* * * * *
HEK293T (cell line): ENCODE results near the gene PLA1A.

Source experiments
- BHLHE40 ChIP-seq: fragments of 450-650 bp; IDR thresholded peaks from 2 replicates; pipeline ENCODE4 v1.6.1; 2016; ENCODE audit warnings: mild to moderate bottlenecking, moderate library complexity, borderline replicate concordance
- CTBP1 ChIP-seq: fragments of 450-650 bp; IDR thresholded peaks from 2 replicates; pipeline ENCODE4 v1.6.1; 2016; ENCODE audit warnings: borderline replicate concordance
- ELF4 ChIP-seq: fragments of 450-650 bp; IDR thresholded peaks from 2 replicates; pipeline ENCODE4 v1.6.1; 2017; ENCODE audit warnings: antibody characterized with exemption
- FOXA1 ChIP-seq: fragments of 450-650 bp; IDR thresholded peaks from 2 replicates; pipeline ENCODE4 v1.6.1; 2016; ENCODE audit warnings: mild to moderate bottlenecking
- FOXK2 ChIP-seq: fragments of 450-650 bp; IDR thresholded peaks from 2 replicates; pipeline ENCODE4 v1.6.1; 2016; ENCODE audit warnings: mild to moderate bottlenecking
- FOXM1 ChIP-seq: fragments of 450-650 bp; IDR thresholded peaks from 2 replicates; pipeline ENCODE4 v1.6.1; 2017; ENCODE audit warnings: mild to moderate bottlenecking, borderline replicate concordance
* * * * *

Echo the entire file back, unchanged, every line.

HEK293T (cell line): ENCODE results near the gene PLA1A.

Source experiments
- BHLHE40 ChIP-seq: fragments of 450-650 bp; IDR thresholded peaks from 2 replicates; pipeline ENCODE4 v1.6.1; 2016; ENCODE audit warnings: mild to moderate bottlenecking, moderate library complexity, borderline replicate concordance
- CTBP1 ChIP-seq: fragments of 450-650 bp; IDR thresholded peaks from 2 replicates; pipeline ENCODE4 v1.6.1; 2016; ENCODE audit warnings: borderline replicate concordance
- ELF4 ChIP-seq: fragments of 450-650 bp; IDR thresholded peaks from 2 replicates; pipeline ENCODE4 v1.6.1; 2017; ENCODE audit warnings: antibody characterized with exemption
- FOXA1 ChIP-seq: fragments of 450-650 bp; IDR thresholded peaks from 2 replicates; pipeline ENCODE4 v1.6.1; 2016; ENCODE audit warnings: mild to moderate bottlenecking
- FOXK2 ChIP-seq: fragments of 450-650 bp; IDR thresholded peaks from 2 replicates; pipeline ENCODE4 v1.6.1; 2016; ENCODE audit warnings: mild to moderate bottlenecking
- FOXM1 ChIP-seq: fragments of 450-650 bp; IDR thresholded peaks from 2 replicates; pipeline ENCODE4 v1.6.1; 2017; ENCODE audit warnings: mild to moderate bottlenecking, borderline replicate concordance